When the new prime minister Ismail Sabri Yaakob introduced the new cabinet, the rakyat were disappointed that it was a mere reshuffle of the same deck of ministers. It was neither trimmed, nor were there new faces.
The saving grace here, which was unanimously agreed on, irrespective of political stances, was the appointment of Khairy Jamaluddin as the new health minister.
Khairy’s new position is based on merit and his accomplishments. As the former coordinating minister of the National Covid-19 Immunisation Programme (PICK), he has a good track record of putting Malaysia on the map for being one of the countries with the highest daily vaccination rates, of about half a million doses.
As the new health minister, he promptly announced that 80 per cent of the adult population will be fully vaccinated within his first 100 days in office, while also rolling out vaccines for teenagers aged 12 to 17, starting with Sarawak.
He will also seek to reduce the use of Covid-19 ICUs to 70 per cent of the total capacity and the take-up of normal beds to 50 per cent.
Khairy also announced that the Covid-19 pandemic phase will transition to an endemic phase to ensure that the reopening of economic sectors is done, with the public to adjusting to a “living with the virus” mindset.
To this effect, Khairy is advocating the use of rapid test kits (RTKs) that are much cheaper and can produce instant results. Though they are considered less accurate, people with suspected Covid-19 symptoms can get instant results, and if they are tested positive, to self-isolate, receive treatment and contact trace.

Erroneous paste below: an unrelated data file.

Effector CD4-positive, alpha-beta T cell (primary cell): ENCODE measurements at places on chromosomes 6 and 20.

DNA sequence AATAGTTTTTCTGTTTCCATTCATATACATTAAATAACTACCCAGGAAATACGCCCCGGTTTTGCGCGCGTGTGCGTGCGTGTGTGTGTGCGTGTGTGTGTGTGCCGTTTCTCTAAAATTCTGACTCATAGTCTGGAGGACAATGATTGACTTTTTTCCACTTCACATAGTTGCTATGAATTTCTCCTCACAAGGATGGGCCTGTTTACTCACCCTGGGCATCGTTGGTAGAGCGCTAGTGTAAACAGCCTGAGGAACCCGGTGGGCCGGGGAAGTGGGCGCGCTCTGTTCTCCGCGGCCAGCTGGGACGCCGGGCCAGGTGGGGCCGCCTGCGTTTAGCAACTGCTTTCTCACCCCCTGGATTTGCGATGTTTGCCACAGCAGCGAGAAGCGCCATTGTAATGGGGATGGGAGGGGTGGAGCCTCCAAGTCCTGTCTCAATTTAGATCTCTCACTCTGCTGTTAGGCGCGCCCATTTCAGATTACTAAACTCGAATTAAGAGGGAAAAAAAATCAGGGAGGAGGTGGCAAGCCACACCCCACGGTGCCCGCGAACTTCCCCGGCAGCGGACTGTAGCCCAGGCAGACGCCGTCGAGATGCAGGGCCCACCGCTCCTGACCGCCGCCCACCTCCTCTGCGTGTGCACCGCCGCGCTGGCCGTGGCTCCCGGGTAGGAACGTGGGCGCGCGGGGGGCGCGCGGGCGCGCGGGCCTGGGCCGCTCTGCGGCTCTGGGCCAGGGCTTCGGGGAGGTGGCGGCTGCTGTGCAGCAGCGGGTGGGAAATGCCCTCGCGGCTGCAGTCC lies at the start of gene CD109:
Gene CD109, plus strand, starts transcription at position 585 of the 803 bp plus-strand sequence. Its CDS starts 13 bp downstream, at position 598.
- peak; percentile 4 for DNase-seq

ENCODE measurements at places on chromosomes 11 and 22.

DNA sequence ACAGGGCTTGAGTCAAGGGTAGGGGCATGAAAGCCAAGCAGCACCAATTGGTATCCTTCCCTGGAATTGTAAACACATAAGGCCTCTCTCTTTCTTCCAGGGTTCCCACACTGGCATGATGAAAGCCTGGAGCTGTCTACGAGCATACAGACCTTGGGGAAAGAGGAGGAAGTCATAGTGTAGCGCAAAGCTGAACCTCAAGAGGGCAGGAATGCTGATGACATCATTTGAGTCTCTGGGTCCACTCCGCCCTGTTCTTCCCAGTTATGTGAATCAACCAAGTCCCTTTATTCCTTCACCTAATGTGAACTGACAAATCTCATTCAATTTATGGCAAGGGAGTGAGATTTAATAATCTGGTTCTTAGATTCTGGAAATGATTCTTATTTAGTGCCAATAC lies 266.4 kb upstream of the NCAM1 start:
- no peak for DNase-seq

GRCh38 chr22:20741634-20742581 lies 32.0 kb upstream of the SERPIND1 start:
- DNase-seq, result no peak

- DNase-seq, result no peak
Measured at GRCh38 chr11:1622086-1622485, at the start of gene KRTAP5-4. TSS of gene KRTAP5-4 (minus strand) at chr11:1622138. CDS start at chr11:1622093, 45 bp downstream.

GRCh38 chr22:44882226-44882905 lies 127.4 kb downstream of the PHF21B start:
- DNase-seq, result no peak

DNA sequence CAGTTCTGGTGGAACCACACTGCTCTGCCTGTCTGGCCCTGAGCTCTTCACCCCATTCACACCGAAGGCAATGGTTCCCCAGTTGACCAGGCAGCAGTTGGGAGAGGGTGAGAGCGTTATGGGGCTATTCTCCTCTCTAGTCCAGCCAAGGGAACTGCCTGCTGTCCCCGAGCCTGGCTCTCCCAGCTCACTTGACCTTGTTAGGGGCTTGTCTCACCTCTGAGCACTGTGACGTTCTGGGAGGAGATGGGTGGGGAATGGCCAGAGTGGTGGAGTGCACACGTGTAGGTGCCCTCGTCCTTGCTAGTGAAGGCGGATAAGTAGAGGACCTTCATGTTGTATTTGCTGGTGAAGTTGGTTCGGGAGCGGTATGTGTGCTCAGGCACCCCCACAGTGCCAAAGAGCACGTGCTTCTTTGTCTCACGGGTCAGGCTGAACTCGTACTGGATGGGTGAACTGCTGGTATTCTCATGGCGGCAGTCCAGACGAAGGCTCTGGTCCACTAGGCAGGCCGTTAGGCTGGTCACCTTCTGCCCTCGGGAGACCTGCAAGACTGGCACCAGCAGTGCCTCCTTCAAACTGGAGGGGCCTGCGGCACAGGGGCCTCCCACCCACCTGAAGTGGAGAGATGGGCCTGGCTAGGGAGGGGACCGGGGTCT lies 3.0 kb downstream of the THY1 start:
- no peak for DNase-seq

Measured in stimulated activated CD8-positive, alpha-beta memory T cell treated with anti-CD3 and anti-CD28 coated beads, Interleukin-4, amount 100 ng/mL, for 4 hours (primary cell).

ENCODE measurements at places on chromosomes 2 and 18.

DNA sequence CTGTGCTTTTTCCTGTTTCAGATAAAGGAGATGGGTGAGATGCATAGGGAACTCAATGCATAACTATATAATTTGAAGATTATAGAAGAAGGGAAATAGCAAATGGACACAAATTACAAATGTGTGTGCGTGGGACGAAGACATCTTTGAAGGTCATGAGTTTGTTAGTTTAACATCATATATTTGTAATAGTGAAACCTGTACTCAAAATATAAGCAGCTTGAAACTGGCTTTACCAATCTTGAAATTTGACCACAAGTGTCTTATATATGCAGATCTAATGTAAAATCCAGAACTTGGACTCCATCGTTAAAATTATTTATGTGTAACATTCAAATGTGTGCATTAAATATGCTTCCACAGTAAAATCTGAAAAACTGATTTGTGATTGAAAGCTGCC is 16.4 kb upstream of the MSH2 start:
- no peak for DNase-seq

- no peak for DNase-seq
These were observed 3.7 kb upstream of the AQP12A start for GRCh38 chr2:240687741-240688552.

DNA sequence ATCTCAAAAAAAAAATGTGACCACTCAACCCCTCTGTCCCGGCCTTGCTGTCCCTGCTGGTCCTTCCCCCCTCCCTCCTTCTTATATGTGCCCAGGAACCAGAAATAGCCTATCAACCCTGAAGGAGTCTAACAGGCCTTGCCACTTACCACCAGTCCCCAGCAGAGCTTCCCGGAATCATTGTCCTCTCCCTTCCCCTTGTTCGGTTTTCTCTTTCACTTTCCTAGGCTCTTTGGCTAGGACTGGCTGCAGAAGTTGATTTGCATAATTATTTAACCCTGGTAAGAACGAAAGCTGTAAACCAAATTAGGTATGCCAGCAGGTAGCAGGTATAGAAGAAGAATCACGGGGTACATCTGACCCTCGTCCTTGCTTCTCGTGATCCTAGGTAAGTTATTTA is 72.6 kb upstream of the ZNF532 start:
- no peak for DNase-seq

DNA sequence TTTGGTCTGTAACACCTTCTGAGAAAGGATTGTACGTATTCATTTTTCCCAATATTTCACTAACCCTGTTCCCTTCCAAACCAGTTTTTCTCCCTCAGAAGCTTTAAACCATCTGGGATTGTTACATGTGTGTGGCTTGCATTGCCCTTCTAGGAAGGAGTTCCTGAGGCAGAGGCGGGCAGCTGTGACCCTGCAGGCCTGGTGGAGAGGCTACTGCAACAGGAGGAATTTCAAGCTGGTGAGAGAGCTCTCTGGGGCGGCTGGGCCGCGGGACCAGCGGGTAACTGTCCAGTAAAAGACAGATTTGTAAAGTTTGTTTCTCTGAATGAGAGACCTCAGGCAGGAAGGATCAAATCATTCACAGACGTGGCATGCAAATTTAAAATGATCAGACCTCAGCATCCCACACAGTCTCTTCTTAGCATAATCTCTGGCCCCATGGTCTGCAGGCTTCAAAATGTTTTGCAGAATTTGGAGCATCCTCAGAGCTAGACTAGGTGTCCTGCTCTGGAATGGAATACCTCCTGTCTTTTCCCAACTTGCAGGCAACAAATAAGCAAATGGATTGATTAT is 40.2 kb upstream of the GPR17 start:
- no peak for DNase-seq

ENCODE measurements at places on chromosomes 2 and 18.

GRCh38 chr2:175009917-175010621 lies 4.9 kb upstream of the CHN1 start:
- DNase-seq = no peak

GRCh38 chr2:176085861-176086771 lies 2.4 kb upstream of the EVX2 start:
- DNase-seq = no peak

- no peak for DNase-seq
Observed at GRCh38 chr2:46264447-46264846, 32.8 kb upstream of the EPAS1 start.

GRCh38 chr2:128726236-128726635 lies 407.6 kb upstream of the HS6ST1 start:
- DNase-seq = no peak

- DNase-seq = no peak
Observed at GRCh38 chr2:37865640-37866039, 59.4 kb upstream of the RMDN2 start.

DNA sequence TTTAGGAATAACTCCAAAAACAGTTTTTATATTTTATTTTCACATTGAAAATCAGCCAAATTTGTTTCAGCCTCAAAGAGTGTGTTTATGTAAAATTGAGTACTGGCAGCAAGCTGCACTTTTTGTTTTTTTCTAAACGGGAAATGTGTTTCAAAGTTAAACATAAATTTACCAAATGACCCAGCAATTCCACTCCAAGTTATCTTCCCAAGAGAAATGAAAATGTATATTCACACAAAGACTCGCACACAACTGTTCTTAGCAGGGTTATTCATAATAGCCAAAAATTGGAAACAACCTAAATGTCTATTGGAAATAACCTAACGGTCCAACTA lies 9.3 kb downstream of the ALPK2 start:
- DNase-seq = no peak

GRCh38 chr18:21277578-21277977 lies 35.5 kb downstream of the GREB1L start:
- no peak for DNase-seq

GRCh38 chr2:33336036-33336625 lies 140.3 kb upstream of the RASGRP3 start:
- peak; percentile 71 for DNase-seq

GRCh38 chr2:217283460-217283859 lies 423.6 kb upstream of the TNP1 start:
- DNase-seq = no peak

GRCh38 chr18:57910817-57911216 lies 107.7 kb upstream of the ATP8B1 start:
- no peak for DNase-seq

The minister has an uphill task to manage Covid19 statistics, of an average 20,000 cases per day, and the emergence of new variants of the virus that can trigger an outbreak at any moment.
Meanwhile, there are other underlying issues that need to be addressed as well.
Firstly, our health care system is not designed to deal with this crisis and has buckled under large-scale health challenges, requiring an urgent mobilisation of resources. As the virus targets the entire population, health care workers are stretched physically and mentally.
The existing hospital infrastructure and facilities lacked space to accommodate all the patients. The government should think about using cloud space and administrative functions that do not require direct patient care, thus allocating more physical space to be used for more severely ill patients.
Some of these issues can be alleviated with a public-private partnership (PPP) for increased efficiency and improved outcomes relating to health care delivery. The Ministry of Health (MOH) can also harness the potential of some 6,000 general practitioners (GPs) from the private sector by transferring some of their patients to them, as the costs incurred by the government (due to overheads in public health clinics) can be similarly charged by the GPs.